[TIP] Meta-test methods...
dgou at mac.com
Fri Apr 24 06:24:26 PDT 2009
On or about 2009 Apr 23, at 9:24 AM, Jesse Noller indited:
> On Thu, Apr 23, 2009 at 9:06 AM, Douglas Philips wrote:
>> Yes, it is full of all kinds of general functionality I do not need
>> and is missing what I do need, which is why I have my own variant on
>> unit test. And which is why I disagree with Jesse that nose is an
>> appropriate substrate for functional and device testing. There might
>> be a common substrate, but nose, or py.test, as they stand now, and
>> they have signaled their forward directions, are not it.
> Oh crap, I better go rewrite the few thousand tests I have running
> inside of them, which are largely function, long running tests. I knew
> I was doing something wrong. All these damned test generators which
> work exceedingly well for me must be turdlings of the turd
Fact: neither nose nor py.test provide anything above what unit test
provides to solve my problem.
Fact: I never said they weren't useful for someone else.
I had no idea this list would be such an amusing minefield of drama!
> A> The contain some bit I don't need
nose and py.test contain nothing I need that isn't available in
unittest. Oh, maybe I should just use Django to get more crap on top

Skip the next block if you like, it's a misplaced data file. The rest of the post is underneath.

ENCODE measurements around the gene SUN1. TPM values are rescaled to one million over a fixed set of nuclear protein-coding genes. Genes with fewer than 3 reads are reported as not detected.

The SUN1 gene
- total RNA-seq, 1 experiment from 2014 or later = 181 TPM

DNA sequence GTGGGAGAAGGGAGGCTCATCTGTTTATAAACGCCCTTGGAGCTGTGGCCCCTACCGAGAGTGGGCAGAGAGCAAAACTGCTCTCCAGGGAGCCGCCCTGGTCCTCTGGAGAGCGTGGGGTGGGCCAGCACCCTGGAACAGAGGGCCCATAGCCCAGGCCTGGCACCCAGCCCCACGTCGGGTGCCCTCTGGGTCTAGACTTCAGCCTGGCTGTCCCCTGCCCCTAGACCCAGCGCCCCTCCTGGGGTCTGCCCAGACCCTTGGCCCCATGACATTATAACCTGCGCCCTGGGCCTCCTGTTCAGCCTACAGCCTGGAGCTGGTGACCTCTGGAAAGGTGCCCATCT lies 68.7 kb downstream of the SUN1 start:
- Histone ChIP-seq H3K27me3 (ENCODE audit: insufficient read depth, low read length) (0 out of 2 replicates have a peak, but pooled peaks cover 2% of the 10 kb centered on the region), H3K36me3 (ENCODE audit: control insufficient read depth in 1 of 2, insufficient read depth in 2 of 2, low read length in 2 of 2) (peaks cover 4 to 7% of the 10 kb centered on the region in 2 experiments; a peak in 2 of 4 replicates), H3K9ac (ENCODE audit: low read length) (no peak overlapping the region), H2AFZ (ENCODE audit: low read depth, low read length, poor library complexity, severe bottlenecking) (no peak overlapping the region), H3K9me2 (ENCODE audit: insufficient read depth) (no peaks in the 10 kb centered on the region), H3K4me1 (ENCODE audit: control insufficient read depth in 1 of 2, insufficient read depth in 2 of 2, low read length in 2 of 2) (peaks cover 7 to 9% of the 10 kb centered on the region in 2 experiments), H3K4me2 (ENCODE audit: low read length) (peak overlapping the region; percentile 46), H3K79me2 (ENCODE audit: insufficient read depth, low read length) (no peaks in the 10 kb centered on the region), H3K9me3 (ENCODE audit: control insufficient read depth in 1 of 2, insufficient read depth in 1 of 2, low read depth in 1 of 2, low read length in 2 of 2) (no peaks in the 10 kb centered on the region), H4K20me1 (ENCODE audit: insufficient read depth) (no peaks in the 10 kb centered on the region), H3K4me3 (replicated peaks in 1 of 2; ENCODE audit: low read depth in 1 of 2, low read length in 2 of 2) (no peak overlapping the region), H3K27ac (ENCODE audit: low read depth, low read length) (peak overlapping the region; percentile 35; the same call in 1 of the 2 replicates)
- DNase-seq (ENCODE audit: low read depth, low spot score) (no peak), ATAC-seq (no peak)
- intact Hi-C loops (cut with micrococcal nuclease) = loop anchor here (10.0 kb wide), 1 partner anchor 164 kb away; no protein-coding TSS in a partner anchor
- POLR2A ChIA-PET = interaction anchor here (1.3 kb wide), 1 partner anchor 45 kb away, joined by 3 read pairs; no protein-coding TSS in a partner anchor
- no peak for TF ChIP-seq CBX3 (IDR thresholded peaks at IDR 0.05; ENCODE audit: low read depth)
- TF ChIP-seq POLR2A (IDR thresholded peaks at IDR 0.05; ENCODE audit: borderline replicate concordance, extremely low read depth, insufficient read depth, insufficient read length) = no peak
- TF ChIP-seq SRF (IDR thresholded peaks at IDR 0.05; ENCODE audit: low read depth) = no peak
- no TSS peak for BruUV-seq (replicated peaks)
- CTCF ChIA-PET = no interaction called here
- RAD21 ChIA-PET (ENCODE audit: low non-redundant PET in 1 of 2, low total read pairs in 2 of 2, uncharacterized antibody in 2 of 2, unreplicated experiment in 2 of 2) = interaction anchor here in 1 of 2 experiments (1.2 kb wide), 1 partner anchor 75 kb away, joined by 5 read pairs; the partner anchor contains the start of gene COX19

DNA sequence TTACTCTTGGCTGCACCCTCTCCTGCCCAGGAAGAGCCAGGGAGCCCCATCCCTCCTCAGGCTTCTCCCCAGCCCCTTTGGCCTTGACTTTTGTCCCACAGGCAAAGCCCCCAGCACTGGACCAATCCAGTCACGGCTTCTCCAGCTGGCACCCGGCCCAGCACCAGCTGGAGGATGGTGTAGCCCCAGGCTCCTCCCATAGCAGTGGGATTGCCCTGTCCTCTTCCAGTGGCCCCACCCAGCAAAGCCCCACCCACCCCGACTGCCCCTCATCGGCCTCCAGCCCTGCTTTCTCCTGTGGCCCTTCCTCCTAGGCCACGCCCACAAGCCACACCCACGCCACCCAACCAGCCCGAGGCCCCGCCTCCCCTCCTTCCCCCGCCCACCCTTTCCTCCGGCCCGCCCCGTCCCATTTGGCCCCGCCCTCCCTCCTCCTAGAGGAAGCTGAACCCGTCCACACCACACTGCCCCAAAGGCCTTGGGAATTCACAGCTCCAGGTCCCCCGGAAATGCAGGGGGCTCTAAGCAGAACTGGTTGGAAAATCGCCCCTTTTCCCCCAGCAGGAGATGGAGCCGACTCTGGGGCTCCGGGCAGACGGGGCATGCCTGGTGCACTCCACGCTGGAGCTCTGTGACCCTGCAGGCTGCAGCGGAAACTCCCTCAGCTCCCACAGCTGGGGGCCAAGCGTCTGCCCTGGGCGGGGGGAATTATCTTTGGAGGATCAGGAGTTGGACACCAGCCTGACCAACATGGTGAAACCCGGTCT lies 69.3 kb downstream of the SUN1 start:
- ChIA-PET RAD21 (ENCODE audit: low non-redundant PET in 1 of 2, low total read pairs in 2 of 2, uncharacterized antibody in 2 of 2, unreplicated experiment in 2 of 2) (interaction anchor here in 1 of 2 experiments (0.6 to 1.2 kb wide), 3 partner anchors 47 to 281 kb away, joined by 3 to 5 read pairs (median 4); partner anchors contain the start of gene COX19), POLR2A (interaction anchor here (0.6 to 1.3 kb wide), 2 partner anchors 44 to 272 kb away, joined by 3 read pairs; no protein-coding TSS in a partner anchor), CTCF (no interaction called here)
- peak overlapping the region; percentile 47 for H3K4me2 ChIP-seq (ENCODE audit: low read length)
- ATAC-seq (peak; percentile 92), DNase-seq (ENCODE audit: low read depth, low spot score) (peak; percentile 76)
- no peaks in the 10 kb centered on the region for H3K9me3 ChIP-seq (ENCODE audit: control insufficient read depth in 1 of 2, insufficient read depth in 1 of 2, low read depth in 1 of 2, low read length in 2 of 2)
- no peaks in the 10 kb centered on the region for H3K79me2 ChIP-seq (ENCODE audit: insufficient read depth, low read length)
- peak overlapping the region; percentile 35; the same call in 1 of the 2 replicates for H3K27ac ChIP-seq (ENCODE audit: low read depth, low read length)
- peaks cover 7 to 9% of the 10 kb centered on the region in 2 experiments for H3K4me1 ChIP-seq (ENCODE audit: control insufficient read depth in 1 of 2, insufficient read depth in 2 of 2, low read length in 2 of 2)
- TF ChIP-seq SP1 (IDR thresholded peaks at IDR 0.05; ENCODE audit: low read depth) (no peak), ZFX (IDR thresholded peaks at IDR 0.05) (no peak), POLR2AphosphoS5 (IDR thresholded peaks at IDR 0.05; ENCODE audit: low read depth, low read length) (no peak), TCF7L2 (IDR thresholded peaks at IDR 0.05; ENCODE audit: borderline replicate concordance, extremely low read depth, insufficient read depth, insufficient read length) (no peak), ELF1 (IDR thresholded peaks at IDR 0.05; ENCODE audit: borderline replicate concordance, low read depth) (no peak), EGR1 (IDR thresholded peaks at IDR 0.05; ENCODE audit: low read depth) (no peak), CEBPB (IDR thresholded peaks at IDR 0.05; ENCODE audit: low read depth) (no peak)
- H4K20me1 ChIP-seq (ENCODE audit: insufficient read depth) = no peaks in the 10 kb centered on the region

of a useless-to-me testing infrastructure, they're just a few more
bits I don't need and a lot more hassle. Wheeee!
> I would rather take something already in the wild, customize it where
> needed, ignore the bits I don't need, and move on with my life.
Ha, that is too funny. That's exactly what I did with unittest.
Looking for a way to leverage that into something I don't have to
support myself. Using nose (or py.test) now I have two problems.
> nice thing about adopting something like Nose is that my tests written
> subclassing unittest.TestCase just work, and my tests which don't,
> also work.
And all nose or py.test gets me is another dependency wad of code that
I doesn't provide anything I need. Wheeee!
> I know this is a philosophical difference: I would rather leverage
> nose where I can then maintain a custom in house framework - I get
> paid to ensure the quality of a product, not to screw with frameworks
> all day. Ergo, mercenary-drive-development.
How nice for you, but then I never said you shouldn't do that. :)
Funny I get paid to do the exact same thing; farking around with a
testing framework that provides me no ROI isn't it.
It's hilarious that you think because nose is the bees knees for your
testing that therefore I should maintain a custom in house version of
it too. Well, truly you have a staggering ego. Hope you feel better
More information about the testing-in-python